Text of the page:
STEEL PANTHER was, for a long time, rock’s best-kept secret: a cult legend on the LA scene. But in recent years the band has enjoyed huge acclaim from fans and peers alike. At sell-out club shows in Hollywood, Steel Panther has been joined on stage by rock and roll icons such as Steven Tyler of Aerosmith, Paul Stanley of KISS, Corey Taylor of Slipknot, Tom Morello of Rage Against The Machine, Chester Bennington of Linkin Park, Justin Hawkins of The Darkness and all three members of Green Day. Across the Atlantic, the band has shared arena stages with ZZ Top and rocked an audience of 30,000 at the UK’s Download festival. And in Germany, Feel The Steel was proclaimed ‘Best Debut Album’ in the Metal Hammer awards.
As the four guys began work on Balls Out, they knew they had a lot to live up to. “Feel The Steel was so good,” says Satchel, “so there was definitely a lot of pressure this time. But we knew what our fans wanted – and that’s rockin’ songs about pussy and getting high and shit. Steel Panther is party music.” As Michael Starr declares: “Party metal is so awesome and fun. Everybody misses it. So we’re carrying the torch.”
What Steel Panther has achieved with Balls Out is a sophomore album to rank alongside the great second acts in hair metal: Shout At The Devil, Warrant’s Cherry Pie and Poison’s Open Up And Say…Ahh! “I’m not taking anything away from the legend and the legacy that those bands created,” says Stix, “but with Balls Out, only time will tell how much better it is than any other second record ever recorded – even Led Zeppelin II. I just don’t know that humans have heard the kind of sounds that are gonna come off this record – for better or for worse. Some people will say, ‘Stix, you’re high.’ And though that may be true, I stand by my words. Balls Out is certainly the best second record Steel Panther has ever done.”
STEEL PANTHER gave career-boosting cameo roles to a four of their rock star buddies on Feel The Steel. Corey Taylor featured on Death To All But Metal, Justin Hawkins on Party All Day (Fuck All Night), M. Shadows of Avenged Sevenfold on Turn Out The Lights, and Scott Ian of Anthrax on Asian Hooker. On Balls Out, there are three special guests. Dane Cook narrates In The Future with what Satchel calls “a really powerful vibe.” And on It Won’t Suck Itself, Chad Kroeger and Nuno Bettencourt bring their own unique magic to the party.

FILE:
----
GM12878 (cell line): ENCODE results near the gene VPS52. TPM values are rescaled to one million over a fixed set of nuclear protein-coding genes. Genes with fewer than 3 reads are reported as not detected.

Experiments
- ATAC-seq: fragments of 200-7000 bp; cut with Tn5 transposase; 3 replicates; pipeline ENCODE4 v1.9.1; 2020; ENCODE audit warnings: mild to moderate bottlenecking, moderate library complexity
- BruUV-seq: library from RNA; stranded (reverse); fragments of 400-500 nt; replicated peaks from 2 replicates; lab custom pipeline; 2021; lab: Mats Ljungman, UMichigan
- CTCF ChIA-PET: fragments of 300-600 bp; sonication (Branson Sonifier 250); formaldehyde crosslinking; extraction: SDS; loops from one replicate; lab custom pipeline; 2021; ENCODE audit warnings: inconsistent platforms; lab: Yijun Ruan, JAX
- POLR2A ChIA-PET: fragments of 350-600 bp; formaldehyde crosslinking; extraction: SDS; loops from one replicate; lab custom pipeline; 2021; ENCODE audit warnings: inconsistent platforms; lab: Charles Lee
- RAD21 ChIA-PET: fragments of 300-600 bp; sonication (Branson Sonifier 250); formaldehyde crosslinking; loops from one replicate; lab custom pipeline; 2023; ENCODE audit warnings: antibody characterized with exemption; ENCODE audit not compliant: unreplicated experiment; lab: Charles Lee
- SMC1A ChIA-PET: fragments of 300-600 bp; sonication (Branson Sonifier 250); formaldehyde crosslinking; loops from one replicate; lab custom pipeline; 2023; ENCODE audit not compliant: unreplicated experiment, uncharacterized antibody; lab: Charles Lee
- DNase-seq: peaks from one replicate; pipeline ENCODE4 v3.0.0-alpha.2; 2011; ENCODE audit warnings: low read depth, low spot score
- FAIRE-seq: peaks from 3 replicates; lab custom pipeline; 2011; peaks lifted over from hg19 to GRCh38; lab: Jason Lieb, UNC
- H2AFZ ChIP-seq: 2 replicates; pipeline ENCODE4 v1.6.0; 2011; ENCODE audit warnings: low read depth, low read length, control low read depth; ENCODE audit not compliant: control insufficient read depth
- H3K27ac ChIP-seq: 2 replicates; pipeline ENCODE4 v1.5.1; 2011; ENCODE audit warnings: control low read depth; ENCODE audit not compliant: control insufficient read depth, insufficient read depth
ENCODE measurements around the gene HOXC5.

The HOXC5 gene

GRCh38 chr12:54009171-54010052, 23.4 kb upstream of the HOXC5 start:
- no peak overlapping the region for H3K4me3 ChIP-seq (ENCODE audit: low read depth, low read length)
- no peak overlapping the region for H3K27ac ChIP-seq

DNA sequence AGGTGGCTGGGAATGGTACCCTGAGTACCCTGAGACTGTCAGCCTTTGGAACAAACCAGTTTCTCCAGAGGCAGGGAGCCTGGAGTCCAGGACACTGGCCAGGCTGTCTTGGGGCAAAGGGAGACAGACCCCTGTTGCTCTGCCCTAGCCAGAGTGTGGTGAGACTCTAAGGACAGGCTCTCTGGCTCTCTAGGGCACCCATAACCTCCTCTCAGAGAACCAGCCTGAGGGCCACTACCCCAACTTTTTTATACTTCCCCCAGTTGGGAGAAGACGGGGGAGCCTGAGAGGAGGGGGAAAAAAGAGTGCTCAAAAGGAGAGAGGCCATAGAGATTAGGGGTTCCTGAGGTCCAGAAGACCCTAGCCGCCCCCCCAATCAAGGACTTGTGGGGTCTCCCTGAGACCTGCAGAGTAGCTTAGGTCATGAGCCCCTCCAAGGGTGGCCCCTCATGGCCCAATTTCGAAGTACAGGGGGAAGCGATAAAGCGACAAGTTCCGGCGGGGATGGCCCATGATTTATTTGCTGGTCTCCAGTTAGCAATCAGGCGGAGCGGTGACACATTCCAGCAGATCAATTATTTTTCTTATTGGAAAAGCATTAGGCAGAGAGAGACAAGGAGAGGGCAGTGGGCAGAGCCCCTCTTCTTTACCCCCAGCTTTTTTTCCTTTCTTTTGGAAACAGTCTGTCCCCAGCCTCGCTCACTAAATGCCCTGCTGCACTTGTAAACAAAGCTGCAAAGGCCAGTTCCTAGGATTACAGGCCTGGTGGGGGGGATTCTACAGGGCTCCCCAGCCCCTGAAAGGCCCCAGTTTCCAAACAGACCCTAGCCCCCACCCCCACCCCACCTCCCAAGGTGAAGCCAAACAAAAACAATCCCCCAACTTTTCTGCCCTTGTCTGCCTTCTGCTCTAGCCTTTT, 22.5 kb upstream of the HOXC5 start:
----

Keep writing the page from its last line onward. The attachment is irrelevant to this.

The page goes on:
“Chad Kroeger wrote that song with us,” says Stix. “And frankly, he is one cool motherfucker. We went up to his pad in Vancouver, and this is a dude who has an actual ice hockey rink in his house. It’s mind-blowing! And Nuno Bettencourt delivered such a perfect solo for that song. He’s been Rihanna’s guitar player for the past two years, and he got really excited when we asked him to play on the record because he doesn’t get to play many heavy metal solos anymore.” Satchel adds modestly: “Nuno’s solo is so ripping, I almost didn’t have it on the record because it outshined me a little bit.” Lexxi Foxx is more philosophical. “For me, it doesn’t matter how we sound. But for this album I’ve had some more Botox done, and the pictures look amazing. We all try to look as good as we can – because it’s all about what’s on the outside, not what’s on the inside. If you look bitchin’, you’re gonna get chicks.”
For Steel Panther, taking Balls Out to the world is not a job – it is an honor and a responsibility.
Saturday, March 23, 2013 from 8:00 PM to 11:00 PM